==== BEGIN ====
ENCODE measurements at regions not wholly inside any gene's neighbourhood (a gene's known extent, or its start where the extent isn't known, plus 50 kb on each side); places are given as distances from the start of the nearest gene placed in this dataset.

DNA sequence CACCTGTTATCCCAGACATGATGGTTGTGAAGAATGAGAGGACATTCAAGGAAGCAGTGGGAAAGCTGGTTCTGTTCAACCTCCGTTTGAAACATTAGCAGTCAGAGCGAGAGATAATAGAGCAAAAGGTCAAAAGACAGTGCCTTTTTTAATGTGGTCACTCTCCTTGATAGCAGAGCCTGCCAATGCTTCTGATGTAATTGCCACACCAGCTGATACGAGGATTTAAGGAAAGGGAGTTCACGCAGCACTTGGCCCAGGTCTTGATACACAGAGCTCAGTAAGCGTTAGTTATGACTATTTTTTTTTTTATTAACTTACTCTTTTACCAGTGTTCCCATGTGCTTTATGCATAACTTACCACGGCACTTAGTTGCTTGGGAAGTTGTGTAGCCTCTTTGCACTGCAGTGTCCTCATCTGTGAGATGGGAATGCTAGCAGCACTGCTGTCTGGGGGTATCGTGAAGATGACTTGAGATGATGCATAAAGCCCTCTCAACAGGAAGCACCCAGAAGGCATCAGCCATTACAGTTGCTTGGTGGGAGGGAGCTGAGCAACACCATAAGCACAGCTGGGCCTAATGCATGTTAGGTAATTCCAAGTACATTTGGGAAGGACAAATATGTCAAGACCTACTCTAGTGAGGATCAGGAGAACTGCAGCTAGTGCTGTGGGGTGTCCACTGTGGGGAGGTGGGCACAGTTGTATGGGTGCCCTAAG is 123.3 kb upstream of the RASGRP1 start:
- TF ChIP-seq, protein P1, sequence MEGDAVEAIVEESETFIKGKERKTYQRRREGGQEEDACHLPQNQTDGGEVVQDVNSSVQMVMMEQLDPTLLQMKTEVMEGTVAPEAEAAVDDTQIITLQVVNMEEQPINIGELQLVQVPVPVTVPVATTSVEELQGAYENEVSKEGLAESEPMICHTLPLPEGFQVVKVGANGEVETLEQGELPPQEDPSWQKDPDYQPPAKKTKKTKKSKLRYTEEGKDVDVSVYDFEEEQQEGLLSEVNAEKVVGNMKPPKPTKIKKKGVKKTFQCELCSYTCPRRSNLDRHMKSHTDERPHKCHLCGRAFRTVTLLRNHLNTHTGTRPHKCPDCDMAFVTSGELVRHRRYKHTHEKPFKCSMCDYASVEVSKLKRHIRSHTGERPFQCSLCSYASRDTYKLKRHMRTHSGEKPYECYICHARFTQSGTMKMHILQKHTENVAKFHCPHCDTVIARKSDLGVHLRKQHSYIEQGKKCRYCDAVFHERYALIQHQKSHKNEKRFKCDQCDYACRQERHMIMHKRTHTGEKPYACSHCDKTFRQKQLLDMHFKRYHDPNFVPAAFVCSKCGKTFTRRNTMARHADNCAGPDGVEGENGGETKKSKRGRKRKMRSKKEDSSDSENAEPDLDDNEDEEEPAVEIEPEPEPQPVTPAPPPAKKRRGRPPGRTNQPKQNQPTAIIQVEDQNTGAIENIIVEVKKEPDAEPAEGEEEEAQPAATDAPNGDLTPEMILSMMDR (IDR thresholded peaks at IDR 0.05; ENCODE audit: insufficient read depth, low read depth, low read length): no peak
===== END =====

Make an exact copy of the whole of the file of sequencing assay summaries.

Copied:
ENCODE measurements at regions not wholly inside any gene's neighbourhood (a gene's known extent, or its start where the extent isn't known, plus 50 kb on each side); places are given as distances from the start of the nearest gene placed in this dataset.

DNA sequence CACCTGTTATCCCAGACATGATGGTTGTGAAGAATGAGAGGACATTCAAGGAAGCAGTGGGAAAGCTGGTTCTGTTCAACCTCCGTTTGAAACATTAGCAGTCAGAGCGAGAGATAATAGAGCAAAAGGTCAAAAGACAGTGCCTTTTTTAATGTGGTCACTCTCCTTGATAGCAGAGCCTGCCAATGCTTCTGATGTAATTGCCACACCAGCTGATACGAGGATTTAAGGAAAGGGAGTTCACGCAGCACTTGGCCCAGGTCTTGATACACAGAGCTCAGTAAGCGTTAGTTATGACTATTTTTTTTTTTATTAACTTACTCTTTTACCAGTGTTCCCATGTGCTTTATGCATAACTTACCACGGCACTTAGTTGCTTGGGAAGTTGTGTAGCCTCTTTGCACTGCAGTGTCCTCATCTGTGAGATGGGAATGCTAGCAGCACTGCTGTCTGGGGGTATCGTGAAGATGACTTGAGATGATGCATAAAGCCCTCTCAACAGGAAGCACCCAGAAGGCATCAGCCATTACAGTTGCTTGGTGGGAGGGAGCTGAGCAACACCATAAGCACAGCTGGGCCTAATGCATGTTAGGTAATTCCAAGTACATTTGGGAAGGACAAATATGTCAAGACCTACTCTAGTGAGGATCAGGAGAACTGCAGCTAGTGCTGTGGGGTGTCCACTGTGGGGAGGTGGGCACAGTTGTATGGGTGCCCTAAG is 123.3 kb upstream of the RASGRP1 start:
- TF ChIP-seq, protein P1, sequence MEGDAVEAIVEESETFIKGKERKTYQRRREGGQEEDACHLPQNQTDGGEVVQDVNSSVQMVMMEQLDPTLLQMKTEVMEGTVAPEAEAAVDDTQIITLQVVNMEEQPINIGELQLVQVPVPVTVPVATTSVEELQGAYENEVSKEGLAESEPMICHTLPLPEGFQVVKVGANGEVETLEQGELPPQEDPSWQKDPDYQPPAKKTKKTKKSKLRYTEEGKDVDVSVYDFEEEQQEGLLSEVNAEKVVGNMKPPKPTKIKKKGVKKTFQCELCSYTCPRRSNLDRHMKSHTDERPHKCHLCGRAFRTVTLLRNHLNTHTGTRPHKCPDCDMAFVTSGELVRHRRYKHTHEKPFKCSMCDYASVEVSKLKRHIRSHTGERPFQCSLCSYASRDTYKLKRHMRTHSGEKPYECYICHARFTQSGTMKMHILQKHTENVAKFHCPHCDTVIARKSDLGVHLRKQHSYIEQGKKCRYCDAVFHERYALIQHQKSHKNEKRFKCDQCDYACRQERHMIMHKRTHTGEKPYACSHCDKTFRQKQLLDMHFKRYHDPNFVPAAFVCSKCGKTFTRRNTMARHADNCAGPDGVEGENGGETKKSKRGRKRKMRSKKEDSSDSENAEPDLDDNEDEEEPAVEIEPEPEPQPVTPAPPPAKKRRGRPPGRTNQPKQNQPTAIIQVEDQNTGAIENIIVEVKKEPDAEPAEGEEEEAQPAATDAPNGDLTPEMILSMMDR (IDR thresholded peaks at IDR 0.05; ENCODE audit: insufficient read depth, low read depth, low read length): no peak